In the sixth and final part of a series on IC 20/20, The Ithacan takes a look at the college’s diversity goals and its plans to expand international programs.
In hopes of conveying and clarifying its “commitment to diversity,” Ithaca College has folded a series of pre-existing diversity goals and initiatives into the IC 20/20 plan.
The 11 goals outlined in the plan are recommendations of the Diversity Strategic Planning Committee, a temporary body established by President Tom Rochon in September 2009. Committee members were tasked with developing an official diversity statement for the college and planning the course of the college’s diversity efforts in the coming years.
The college’s diversity statement expresses the belief that diversity enriches the academic learning environment and “encompasses multiple dimensions,” which are loosely qualified in a list of characteristics and backgrounds. It communicates the college’s desire to “address current and past injustices” and build an “inclusive and welcoming” community.
Committee recommendations — which primarily focus on efforts to boost the number and retention rates of students, faculty and staff, and create an environment of inclusion — claim to reflect the ethos asserted in the diversity statement and take steps to ensure they are upheld.
Brian McAree, vice president for student affairs and campus life and chair of the strategic planning committee, said there is no timeframe set for its completion yet. The strategic plan places an executive sponsor in charge of reviewing the progress of each goal. The President’s Advisory Council on Diversity, which was created by former president Peggy Ryan Williams in 2005, will act as a second pair of eyes monitoring initiatives as they move forward.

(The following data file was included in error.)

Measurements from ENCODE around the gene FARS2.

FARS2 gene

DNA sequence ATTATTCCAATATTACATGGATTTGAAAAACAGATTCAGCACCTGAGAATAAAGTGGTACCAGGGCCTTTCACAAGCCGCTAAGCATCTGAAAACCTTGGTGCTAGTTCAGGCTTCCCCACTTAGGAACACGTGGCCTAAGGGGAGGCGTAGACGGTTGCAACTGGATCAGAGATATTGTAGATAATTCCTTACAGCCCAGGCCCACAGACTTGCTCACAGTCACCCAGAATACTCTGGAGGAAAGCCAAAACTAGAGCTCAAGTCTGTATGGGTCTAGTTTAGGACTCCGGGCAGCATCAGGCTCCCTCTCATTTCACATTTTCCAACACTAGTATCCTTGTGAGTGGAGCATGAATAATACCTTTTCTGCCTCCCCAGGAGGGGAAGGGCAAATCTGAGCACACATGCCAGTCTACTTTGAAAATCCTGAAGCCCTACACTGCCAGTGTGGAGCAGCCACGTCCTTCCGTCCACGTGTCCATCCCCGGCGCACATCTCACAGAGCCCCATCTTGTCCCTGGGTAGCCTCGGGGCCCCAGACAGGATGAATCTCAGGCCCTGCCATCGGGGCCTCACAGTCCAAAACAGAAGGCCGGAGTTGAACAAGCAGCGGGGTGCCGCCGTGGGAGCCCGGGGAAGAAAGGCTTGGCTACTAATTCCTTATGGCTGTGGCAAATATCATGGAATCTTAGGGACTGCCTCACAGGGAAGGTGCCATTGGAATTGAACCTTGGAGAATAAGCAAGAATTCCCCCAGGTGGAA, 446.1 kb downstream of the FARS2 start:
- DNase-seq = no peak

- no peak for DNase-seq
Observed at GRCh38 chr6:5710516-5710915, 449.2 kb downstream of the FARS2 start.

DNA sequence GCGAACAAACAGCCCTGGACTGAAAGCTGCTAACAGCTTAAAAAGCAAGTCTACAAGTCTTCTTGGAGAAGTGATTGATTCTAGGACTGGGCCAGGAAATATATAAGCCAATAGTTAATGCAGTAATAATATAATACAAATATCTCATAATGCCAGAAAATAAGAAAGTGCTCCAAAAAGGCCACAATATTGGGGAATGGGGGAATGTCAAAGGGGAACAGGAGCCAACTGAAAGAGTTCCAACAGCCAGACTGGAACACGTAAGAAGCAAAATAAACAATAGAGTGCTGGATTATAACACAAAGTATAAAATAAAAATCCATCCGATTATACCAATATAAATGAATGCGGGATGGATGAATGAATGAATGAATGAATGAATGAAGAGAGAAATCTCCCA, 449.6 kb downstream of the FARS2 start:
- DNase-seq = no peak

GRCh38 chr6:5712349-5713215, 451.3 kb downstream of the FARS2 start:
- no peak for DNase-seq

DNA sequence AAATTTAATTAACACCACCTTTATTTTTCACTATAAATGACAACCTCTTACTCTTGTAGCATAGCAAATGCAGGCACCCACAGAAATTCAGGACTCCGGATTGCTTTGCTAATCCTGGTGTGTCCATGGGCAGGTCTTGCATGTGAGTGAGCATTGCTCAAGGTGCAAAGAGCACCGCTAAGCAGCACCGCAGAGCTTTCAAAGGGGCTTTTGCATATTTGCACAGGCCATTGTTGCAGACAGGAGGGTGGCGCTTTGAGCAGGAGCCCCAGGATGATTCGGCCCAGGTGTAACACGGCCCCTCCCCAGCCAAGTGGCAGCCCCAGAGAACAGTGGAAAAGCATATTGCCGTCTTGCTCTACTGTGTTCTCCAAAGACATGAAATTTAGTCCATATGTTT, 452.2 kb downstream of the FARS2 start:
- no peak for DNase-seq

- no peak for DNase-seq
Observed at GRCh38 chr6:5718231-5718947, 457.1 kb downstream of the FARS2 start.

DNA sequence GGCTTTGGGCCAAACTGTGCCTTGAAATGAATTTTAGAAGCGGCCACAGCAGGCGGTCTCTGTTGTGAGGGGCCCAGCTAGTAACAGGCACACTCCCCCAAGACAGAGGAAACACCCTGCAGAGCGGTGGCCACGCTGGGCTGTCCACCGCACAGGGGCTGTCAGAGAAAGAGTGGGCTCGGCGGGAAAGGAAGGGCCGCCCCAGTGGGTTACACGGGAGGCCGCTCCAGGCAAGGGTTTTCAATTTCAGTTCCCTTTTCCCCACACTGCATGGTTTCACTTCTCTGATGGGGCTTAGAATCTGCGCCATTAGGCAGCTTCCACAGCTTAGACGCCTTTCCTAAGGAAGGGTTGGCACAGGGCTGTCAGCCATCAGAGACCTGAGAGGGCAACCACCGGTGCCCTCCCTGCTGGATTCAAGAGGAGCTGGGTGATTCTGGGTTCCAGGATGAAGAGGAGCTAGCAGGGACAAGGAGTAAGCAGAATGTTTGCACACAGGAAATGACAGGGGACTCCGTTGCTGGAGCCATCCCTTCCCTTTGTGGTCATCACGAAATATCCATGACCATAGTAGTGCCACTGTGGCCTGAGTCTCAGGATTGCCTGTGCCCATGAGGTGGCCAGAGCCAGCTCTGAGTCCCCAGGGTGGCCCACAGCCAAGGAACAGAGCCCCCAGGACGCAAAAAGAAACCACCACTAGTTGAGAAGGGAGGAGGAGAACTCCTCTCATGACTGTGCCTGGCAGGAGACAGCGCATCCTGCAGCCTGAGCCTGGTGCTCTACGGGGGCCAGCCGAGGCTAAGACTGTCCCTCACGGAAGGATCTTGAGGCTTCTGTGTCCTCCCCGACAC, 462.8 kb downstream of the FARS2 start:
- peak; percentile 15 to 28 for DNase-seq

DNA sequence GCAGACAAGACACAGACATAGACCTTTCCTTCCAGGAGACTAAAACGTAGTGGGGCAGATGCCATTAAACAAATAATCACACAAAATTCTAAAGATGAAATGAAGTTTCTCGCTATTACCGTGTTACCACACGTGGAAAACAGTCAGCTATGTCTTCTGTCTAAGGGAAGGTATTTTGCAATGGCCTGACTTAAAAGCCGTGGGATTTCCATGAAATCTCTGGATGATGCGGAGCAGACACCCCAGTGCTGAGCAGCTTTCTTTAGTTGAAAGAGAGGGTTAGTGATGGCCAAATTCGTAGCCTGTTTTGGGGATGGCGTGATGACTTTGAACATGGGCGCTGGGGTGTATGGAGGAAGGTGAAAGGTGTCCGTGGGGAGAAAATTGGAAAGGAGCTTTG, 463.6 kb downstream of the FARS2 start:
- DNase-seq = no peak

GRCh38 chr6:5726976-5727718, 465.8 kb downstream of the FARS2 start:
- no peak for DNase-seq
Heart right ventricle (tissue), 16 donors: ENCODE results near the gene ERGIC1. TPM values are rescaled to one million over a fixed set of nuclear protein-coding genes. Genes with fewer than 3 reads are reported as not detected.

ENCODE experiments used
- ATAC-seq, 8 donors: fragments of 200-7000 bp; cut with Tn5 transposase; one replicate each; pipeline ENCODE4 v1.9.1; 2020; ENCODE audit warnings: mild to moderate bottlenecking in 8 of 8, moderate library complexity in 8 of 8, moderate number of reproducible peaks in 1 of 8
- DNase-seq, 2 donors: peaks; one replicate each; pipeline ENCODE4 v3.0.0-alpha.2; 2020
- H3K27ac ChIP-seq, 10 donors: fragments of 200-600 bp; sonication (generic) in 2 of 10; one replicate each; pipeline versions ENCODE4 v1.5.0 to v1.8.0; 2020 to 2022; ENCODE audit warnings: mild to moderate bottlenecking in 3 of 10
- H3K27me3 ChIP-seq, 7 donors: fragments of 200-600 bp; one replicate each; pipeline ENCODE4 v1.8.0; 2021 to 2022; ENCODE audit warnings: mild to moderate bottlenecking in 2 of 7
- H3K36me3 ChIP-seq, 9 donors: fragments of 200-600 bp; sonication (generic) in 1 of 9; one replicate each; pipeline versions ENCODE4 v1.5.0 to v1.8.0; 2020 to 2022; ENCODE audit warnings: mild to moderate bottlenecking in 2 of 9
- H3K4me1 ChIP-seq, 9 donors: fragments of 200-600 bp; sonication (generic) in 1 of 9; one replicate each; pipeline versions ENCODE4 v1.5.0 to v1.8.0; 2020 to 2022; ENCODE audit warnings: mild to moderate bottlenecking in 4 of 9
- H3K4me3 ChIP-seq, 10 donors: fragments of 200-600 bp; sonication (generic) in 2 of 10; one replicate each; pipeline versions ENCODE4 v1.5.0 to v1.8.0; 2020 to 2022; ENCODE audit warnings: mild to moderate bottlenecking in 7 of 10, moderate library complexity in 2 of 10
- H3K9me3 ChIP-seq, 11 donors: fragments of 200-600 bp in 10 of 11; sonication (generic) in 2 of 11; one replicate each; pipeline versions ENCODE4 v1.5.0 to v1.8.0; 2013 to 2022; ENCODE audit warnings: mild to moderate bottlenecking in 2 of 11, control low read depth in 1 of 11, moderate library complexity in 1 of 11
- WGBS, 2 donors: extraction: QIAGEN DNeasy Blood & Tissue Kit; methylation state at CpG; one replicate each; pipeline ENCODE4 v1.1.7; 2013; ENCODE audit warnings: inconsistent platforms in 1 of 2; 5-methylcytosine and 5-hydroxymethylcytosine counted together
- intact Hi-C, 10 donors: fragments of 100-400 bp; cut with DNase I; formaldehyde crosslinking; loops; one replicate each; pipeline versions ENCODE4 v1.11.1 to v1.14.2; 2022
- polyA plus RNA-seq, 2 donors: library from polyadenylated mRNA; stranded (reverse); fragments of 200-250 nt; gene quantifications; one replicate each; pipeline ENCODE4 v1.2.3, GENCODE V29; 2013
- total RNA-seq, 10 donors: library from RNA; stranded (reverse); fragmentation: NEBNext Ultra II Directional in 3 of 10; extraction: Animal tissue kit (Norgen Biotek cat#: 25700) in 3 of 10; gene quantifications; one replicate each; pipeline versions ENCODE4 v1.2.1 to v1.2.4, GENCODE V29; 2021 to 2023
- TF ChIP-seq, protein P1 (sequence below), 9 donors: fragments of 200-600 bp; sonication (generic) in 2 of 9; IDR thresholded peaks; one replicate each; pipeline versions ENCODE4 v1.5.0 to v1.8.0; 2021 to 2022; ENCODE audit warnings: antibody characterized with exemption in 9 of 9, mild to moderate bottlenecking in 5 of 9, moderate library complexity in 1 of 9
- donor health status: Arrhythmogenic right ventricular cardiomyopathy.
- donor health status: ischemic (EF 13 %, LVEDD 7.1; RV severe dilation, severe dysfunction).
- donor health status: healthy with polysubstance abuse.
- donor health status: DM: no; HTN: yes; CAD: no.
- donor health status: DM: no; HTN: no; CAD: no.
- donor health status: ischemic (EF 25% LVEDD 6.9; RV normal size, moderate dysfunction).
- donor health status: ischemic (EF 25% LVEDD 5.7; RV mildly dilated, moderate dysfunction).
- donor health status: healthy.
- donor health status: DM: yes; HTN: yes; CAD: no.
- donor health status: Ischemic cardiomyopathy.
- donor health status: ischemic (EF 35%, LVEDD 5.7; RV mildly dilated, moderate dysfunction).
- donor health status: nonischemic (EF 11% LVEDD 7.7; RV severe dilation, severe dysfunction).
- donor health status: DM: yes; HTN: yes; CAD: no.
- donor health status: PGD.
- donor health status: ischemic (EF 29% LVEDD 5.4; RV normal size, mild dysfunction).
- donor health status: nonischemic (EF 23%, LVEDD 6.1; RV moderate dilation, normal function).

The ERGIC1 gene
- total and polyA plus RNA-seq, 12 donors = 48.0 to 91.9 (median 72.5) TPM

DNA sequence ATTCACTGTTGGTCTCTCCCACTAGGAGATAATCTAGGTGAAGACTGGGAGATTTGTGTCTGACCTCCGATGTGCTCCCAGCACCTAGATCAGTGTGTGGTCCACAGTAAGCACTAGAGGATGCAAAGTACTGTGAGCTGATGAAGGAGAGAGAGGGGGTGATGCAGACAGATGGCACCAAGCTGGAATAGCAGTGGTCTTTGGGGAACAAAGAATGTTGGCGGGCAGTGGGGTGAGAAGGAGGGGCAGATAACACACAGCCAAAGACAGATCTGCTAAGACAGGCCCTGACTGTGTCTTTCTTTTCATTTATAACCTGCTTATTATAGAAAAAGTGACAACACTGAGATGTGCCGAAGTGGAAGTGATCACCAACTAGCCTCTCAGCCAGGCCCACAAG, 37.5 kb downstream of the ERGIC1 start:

Some of the objectives are underway, and many are continuations of past efforts to diversify.
Eric Maguire, vice president of enrollment and communication, is responsible for overseeing the increased enrollment of African, Latino, Asian and Native American and international students. He said that while the college has seen a steady increase in ALANA student enrollment in the past six years, the number of international students enrolled at the institution tends to fluctuate.
He said the increase in ALANA percentages is not the result of major policy changes, but the product of shifting national demographics and recruitment efforts.
“We’re not looking to artificially inflate our ALANA number with an affirmative action program of our own,” he said. “We’re looking to take the best and brightest students in our applicant pool and those that have the best fit with the institution.”
McAree said the strategic plan takes the potential financial need of ALANA and international students into account.
“Many, not all, ALANA prospective students and international students have higher need, so we talked about the fact that there’s the potential that we may need to increase
financial aid dollars in order to realize that goal,” he said.
Carl Sgrecci, vice president of finance and administration, said these additional financial aid dollars may be in the form of endowed scholarships.
Provost Marisa Kelly, who is primarily responsible for overseeing
initiatives to diversify faculty, said efforts to hire and retain more diverse faculty and staff is largely about casting a wide net in terms of recruitment and looking for faculty with experience in diversity issues.
“We hope to attract candidates that will want to focus in whatever way is appropriate to their job on important diversity initiatives,” she said. “Sometimes the best candidate to do that will be a white male. Very frequently it’s not.”
She said perusing candidates with diversity issues in mind will play a key role in the development of diversity-designated courses as part of the Integrative Core
Curriculum, which will require each student to take at least one course dealing with diversity.
The “commitment to diversity” delineated in the goals of IC 20/20 is essentially a more specific reassertion of the same overarching goals the college has historically communicated — much of which has been met with criticism by students, faculty and staff.